I created the little booklet reproduced here for sale at a student outdoor event at Barnsdall Art Park, where I took uninstructed drawing and painting classes (shared models) in the late 1980s and early 1990s. I did paste-ups and ran off sheets at the photocopy store. Then I cut them in half and stapled them. The first batch was signed and numbered. The one I copied was from a small second batch I ran off to accompany a similar little book with poems about Hollywood Boulevard, Franklin, and the Ivanhoe suburb. The cover is on blue cover stock. The rest is on white copy paper, and the whole thing has actually held up pretty well.

I decided to share it here in case it gets lost. If you find a copy of this, you have something rare (okay, not everything rare has any value, but, at least you know a little more about it now). I don’t think there were more than 20 in the numbered batch, and at least one was taken apart for display on a bulletin board somewhere (I heard.)

NaPoWriMo Day 12

Vincent van Gogh [Public domain], via Wikimedia Commons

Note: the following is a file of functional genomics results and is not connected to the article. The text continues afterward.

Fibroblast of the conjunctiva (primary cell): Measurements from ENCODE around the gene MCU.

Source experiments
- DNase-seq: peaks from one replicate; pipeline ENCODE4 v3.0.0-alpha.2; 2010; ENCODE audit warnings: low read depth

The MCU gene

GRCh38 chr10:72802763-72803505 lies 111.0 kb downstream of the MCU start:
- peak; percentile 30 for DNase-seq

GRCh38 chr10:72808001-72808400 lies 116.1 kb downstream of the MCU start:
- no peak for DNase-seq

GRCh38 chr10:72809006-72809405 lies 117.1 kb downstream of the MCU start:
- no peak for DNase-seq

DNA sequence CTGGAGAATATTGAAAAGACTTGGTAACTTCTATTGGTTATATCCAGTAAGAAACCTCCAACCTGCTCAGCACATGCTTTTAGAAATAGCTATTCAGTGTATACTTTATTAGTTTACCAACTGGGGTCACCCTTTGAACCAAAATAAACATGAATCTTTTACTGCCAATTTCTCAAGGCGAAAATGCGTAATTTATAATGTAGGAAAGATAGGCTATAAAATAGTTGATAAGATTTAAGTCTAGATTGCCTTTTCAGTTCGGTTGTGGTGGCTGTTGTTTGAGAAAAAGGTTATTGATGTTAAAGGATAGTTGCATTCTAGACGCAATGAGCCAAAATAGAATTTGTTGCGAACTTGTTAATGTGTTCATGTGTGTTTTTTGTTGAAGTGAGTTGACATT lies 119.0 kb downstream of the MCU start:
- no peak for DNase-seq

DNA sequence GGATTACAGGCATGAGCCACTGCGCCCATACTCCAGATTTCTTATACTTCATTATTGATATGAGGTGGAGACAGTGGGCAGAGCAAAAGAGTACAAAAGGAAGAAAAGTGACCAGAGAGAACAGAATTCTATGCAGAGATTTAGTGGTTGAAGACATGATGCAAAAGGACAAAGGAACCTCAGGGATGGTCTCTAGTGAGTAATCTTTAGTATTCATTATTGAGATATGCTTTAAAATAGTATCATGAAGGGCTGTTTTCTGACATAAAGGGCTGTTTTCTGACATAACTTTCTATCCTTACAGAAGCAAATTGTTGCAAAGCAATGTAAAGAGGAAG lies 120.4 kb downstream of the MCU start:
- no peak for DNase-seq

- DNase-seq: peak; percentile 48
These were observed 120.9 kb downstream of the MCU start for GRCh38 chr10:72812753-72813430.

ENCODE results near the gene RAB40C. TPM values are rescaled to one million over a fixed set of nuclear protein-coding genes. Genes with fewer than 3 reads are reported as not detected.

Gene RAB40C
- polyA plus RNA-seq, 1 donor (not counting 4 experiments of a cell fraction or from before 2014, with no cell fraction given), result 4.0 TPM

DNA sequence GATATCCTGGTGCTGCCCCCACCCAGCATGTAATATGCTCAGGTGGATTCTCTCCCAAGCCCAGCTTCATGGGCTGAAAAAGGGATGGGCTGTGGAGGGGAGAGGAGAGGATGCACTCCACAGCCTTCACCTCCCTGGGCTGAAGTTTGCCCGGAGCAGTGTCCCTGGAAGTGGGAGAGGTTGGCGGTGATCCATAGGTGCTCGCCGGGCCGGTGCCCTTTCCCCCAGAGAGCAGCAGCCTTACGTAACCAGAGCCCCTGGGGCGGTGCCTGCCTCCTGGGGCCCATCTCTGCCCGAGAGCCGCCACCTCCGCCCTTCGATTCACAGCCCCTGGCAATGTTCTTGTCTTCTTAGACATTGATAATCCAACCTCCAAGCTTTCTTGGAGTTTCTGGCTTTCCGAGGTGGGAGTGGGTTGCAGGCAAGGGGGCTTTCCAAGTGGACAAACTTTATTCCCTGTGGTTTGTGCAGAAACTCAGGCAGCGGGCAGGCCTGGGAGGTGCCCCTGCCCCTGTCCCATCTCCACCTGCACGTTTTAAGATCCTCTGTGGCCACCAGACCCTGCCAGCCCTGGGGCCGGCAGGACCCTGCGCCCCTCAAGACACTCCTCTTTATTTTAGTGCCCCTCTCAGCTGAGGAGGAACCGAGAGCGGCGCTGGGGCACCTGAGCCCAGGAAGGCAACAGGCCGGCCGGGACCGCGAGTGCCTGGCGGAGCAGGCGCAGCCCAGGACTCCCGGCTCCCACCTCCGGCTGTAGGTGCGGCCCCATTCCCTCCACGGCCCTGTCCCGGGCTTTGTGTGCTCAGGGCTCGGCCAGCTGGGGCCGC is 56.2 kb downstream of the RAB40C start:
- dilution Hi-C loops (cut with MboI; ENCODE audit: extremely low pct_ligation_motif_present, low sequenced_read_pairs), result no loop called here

I’d like to say, but never would, that

I am



as much



2013 April PAD Challenge: Day 12: Write a “Broke” Poem

By Greg Lundeen [Public domain], via Wikimedia Commons
Today, write a “broke” or “broken” poem for Robert Brewer’s blog.

2013 April PAD Challenge: Day 12 | Write a Poem a Day Until May |

Mine is a wish for friends in the upper midwest currently enduring round after round of snowy storms.

The storm
has broken
at last,
Across the
swings the
broken arc
of a rainbow.
An overjoyed
finch has
broken into

#AprilPrompts – Day 11 – THRILLER | Donna L Sadd

Maria Slavona [Public domain], via Wikimedia Commons
Here’s a Day 11 prompt on Donna L. Sadd’s blog. I don’t know why it says Day 9. I’m sure there’s a reason. I’m often confused.

#AprilPrompts – Day 9 – THRILLER | Donna L Sadd.

Here’s a contribution:


She has retreated

to a basement

where there is

no back door

and the grimy

window is too high

to reach, and the

skulls of previous

victims crunch

slightly under

her feet. She shares

a dark corner with

a rather large  spider,

a snake of indeterminate

toxicity, and a few